[gmpi] Re: Reqs 3.9. Time - opening arguments.1

  • From: Chris Grigg <gmpi-public@xxxxxxxxxxxxxx>
  • To: gmpi@xxxxxxxxxxxxx
  • Date: Wed, 4 Feb 2004 17:03:16 -0800

On Wed, Feb 04, 2004 at 01:40:26PM -0800, Chris Grigg wrote:
 >Not necessarily true.  If you think of music time more as a metronome, it
 >keeps going.

Tempo change, time signature change...?

it speeds up or slows down. but the beats keep going. Should a beat-synced effect stop working just because the transport is stopped?

Wouldn't have to, see below.



> >Transport time relates to the position within a piece of known
>length.

Length of a piece is not necessarily knowable.

Yeah, I thought about that - how do we represent transport time? Or maybe we don't?

It just means representing position as a fraction of length doesn't work. 'S OK, there are other ways.



> >If we allow syncing to music time - such as a delay every beat,
 >then we need to consider that music time continues while transport stops OR
 >we need to force tempo-synced effects to convert their tempo-sync into the
 >master clock or real time.

 Freewheeling some clock from its last known rates to achieve this
 kind of special case effect is not necessarily the same as knowing
 the true musical position.

Position is irrelevant to the passing of time. You (may) need to know how long a beat is and when the next one starts regardless of your current position. Tempo-synced effects must still work with the transport off.

If all the plug cares about is tempo, and the plug has already received the tempo info (either via a tempo control or by watching the interval between incoming clocks and then freewheeling) in effect at the moment when Stop was pressed (and it knows where the last downbeat was), then the plug doesn't need to continue to receive any 'musical timeline' input in order to keep doing whatever it's already doing at that tempo. (This assumes that the audio timeslice processing continues after Stop is pressed, and the plug clocks its internal time off the sample pull itself.) It would only need continued music timeline input if it both didn't have a tempo control and couldn't be bothered to do its own tempo tracking. In which case, screw it. 8-) So no, I see no need to progress the musical time counter after a Stop event just to accommodate beat-sync effects. (And I love beat-sync effects, FWIW.)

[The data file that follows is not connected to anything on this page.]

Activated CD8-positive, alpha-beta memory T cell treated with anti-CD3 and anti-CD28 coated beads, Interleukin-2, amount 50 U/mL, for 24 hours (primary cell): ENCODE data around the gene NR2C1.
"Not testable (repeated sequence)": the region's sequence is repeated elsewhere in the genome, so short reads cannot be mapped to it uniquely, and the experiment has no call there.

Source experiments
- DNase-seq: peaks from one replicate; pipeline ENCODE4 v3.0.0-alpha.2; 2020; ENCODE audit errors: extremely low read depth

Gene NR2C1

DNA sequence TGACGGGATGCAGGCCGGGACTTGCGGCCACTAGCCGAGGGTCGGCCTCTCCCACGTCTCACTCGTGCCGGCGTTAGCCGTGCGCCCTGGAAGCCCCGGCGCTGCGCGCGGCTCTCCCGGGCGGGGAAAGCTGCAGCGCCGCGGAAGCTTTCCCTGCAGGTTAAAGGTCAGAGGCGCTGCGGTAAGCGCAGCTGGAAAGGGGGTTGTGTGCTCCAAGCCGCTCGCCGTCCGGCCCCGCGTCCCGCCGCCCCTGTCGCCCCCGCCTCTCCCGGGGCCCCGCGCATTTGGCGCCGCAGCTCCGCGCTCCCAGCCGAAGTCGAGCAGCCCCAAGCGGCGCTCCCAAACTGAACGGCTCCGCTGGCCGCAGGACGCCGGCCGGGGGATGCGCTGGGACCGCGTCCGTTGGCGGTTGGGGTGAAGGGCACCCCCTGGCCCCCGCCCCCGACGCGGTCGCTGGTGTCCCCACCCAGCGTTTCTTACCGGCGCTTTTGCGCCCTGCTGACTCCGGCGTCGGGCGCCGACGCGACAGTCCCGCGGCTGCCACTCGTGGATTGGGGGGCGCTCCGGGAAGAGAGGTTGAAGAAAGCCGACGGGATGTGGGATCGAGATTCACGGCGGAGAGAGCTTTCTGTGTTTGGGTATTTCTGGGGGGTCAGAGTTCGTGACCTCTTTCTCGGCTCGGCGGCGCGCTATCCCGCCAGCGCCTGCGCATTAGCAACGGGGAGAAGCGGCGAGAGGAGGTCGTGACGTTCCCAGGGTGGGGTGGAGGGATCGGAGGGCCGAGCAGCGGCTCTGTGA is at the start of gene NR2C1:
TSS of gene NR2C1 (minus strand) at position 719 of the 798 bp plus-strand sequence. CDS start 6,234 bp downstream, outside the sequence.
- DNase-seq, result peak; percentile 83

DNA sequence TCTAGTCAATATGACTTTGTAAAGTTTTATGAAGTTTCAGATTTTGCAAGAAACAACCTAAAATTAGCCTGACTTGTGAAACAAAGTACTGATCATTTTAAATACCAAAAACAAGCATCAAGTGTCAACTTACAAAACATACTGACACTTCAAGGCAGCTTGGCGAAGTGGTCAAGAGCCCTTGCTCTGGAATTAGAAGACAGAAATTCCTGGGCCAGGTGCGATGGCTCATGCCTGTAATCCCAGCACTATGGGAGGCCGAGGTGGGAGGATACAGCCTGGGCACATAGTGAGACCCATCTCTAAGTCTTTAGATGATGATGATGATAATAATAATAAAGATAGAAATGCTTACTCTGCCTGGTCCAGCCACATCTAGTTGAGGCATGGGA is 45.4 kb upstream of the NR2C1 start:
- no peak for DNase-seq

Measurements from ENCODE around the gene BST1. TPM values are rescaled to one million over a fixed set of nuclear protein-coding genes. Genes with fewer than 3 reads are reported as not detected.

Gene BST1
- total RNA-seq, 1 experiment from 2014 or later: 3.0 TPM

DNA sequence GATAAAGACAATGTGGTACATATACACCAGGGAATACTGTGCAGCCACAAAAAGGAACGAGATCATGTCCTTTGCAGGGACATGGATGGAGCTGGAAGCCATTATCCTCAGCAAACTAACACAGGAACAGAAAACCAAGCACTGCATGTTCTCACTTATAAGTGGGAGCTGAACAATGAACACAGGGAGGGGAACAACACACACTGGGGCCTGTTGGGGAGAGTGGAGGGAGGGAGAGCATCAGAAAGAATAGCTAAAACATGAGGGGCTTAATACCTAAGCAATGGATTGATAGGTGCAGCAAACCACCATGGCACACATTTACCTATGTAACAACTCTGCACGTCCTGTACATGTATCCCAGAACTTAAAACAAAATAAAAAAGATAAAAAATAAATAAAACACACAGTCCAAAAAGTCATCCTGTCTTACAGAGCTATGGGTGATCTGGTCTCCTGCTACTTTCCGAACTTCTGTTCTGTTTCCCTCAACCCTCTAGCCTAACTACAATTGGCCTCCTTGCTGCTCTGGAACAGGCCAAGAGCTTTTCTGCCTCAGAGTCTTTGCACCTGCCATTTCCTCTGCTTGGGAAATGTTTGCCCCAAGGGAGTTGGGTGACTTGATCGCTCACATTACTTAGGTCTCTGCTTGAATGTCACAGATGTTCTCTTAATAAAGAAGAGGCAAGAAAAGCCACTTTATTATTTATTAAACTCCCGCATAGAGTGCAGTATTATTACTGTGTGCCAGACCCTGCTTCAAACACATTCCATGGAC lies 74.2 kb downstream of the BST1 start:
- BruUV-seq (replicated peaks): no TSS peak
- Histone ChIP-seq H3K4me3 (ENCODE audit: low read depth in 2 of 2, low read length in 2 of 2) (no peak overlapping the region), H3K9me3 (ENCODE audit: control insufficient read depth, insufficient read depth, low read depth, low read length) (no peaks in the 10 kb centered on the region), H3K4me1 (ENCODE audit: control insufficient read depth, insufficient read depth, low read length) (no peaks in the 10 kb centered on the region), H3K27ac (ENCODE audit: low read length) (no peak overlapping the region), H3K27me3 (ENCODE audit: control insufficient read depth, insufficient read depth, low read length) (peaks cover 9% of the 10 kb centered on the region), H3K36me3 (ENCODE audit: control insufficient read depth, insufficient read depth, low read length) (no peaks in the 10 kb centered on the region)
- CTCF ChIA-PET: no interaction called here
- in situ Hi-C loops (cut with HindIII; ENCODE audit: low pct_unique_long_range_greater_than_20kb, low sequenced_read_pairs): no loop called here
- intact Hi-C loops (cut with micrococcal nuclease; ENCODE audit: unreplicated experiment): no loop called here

> 3. How bad would it be to say that musical clocking goes away when
 you press stop?  (I'm asking, not trying to be snide.)  Changing time
 signature and tempo while stopped is kind of an odd concept, as the
 conductor's baton is no longer moving...

I think it's bad. I think it would show a lack of vision to allow that. I sometimes use my host as an effects rack and play stuff live through it. I expect beat-synced effects to work. If I speed up the tempo, I STILL expect them to work.

This is what I originally dubbed as metronome time.  The beat number may not
be siginificant, but the existance of a beat IS.

That's just saying the plug acts as though the beat never stops, which it can do perfectly well on its own. So if your plug cares about this issue, it just assumes there's always a beat going, exposes a Tempo control, resyncs to the downbeat beat after a Start/Resume, and freewheels after a Stop. You're done.



> Again I ask what the definition of 'transport controller' is. Is it
 just a tempo/time-signature master, or just a play/start/stop/locate
 master, or is it both?  If it's just a thing that's iterating (say,
 looping) across its own chunk of score/notation/sequencer track, then
 there's no reason to limit the number of them.  Imagine a bunch of

I'm starting to get a better picture of what I mean. :) The transport controller manages transport start/stop/pause, playback location, and maybe shuttle speed. Most plugins won't care about transport state (except maybe shuttle speed...). So I don't see any reason to disallow it anymore..

Great Day in the Mornin'! An accord!


-- Chris G.

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